More and more, the medical profession is becoming aware that there may be significant advantages available from the use of 3D printed replicas of patient specific anatomy organs. A recent Master’s Thesis completed by a Drexel University student provides further proof of the value of these important tools. The student, Jason Kirk, has released the findings within his thesis titled, 3D Printed Cardiac Imaging Data. Kirk’s presentation is provided in the form of a video that offers excellent background information regarding the value of the tool as well as how the study was completed. The remainder of the thesis centers on the results that he found. The basic question that he tackled was “is there value for surgeons and their patients in reviewing 3D printed anatomy replicas?”
He goes into detail as to how he determined if tools such as the above noted replicas can offer assistance. The primary method he used to document the results was via video communication. Kirk notes that in the past, surgeons used such things as X-rays, drawings, CT imaging and computer animation when communicating with their patients regarding anatomy issues. Today, however, most surgeons agreed that those methods limit the discussion to basic two dimensional representations, “which frequently confused complex spatial relationships.”
During the video Kirk provides insight into the process of preparing 3D anatomy replicas. Initially, the healthcare professional begins with patient specific CT scan data which serves as the basis for developing the 3D replica. He indicates that patient specific data is then used in conjunction with a software program called “Mimics.” By using the software program, he is able to prepare the model and isolate the area of interest, in this case the heart muscle.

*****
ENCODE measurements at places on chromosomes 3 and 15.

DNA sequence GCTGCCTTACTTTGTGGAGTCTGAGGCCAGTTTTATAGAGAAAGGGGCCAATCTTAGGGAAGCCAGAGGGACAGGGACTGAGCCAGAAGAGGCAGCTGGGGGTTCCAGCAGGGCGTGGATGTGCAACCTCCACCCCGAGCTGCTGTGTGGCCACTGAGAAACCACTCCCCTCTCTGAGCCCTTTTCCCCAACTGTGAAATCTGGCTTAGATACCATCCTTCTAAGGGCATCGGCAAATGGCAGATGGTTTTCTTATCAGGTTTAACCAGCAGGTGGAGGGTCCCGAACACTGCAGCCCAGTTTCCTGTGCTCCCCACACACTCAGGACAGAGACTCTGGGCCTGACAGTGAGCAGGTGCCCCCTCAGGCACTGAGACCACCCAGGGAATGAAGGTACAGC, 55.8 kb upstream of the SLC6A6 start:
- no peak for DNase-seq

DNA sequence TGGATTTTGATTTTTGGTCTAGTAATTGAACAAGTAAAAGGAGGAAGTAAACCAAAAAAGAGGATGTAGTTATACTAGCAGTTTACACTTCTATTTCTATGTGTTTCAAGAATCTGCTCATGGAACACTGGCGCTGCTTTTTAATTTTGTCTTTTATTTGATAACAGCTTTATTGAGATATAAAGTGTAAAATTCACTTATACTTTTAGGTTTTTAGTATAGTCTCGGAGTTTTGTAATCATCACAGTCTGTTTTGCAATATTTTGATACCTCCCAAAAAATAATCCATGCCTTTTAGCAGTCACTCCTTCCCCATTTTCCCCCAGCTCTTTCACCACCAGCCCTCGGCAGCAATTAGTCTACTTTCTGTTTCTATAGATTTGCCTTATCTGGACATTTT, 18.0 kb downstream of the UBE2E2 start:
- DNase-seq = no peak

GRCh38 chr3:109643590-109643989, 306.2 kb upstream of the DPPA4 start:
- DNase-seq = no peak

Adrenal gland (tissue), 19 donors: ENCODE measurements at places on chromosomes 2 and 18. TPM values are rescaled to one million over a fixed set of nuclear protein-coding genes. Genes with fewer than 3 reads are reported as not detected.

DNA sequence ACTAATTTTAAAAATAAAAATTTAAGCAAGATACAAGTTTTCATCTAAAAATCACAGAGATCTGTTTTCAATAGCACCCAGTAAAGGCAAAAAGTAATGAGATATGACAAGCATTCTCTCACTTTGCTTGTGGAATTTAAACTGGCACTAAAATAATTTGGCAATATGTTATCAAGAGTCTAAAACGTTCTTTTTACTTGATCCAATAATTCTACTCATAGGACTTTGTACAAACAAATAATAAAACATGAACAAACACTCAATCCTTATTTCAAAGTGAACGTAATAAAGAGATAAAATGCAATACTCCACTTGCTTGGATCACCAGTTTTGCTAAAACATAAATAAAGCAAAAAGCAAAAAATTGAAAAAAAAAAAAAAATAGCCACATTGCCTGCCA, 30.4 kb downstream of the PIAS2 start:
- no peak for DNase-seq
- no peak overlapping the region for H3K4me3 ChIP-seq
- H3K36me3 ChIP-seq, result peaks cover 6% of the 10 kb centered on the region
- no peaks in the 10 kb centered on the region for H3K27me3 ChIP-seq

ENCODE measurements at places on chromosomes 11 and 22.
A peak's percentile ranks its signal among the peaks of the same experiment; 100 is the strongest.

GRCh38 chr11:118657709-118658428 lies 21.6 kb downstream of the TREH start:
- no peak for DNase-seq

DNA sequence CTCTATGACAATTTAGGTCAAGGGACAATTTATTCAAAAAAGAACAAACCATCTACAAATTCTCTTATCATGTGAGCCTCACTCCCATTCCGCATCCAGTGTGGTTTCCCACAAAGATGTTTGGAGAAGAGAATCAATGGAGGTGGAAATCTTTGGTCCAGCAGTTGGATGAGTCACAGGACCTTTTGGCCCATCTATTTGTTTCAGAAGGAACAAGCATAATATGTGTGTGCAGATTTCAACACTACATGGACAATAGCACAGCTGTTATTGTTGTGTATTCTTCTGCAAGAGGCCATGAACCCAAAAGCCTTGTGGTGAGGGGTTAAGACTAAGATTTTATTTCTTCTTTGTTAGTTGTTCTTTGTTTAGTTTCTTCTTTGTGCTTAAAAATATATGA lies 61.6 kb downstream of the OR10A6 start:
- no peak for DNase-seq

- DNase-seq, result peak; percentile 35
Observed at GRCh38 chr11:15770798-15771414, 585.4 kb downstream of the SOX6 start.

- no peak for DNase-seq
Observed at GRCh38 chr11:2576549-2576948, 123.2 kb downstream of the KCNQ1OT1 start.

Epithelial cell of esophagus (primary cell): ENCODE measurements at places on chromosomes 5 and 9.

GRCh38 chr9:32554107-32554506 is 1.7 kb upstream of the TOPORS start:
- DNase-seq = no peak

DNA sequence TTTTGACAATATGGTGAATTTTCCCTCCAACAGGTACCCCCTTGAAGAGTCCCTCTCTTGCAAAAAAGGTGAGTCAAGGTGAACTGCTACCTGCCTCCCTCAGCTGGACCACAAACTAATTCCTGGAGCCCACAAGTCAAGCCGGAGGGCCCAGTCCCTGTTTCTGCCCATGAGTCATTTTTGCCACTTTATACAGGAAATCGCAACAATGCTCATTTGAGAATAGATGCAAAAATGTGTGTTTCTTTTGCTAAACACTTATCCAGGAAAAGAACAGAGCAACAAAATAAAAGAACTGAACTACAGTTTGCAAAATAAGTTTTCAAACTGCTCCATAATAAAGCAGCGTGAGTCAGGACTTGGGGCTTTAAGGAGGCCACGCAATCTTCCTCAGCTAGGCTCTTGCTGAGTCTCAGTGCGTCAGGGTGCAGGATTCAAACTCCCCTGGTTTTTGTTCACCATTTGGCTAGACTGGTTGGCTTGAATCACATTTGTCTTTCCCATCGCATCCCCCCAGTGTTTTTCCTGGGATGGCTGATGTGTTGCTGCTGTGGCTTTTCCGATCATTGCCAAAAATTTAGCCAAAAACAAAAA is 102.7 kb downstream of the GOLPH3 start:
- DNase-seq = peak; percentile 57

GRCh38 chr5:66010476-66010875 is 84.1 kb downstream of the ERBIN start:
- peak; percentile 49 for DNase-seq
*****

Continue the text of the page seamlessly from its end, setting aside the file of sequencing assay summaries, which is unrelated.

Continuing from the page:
The software allows the computer to save the graphic details of the model. It is then ready to complete using a polyjet 3D printer. This type of printer works by depositing layer after layer of liquid resin. This portion of the model is allowed to cure for 24 hours. The model is then removed from the printer and inspected for any errors. Once complete, a digital model can be used, as is, or with further editing to create a 3D stylized physical object. It is printed in two sections so it can provide a visual representation of the heart that allows for internal and external views without compromising either.
Additionally, Kirk obtained input from a panel of cardiac experts, including cardiovascular surgeons, radiologists, and researchers from the Mayo Clinic, Hahnemann University Hospital as well as Drexel University College of Medicine. The goal of the interviews was to determine if a 3D printed cardiac anatomy replica could be used to facilitate doctor-patient communications by providing a supplemental decision making aid.
His research indicated “Cardiac anatomy replicas can be used to facilitate Doctor/Patient communication and supplement contemporary visualization techniques by providing accurate three dimensional data which offers additional haptic and spatial feedback specific to the patient’s anatomy and pathology.”
Or stated another way, Kirk determined that in order to overcome the limitations of two dimensional presentations, one needs to combine patient centered healthcare, patient specific imaging data, and additive manufacturing techniques such as 3D printing; to assist empowered doctors to better communicate with their patients. Ultimately, this should lead to better, and more informed decisions.
Kirk’s thesis would appear to offer additional support for the idea that patients who have the ability to observe 3D anatomy replicas of affected organs gain a better understanding of the issues involved. Replicas that are based on patient specific data afford the best opportunity for meaningful dialog.
If you were to undergo a procedure, would you prefer to have a 3D printed model of your organs present while the surgeons explained the procedure to you? Let us know your opinion in the 3D printed organ replica forum thread on 3DPB.com. Check out Kirk’s video below.
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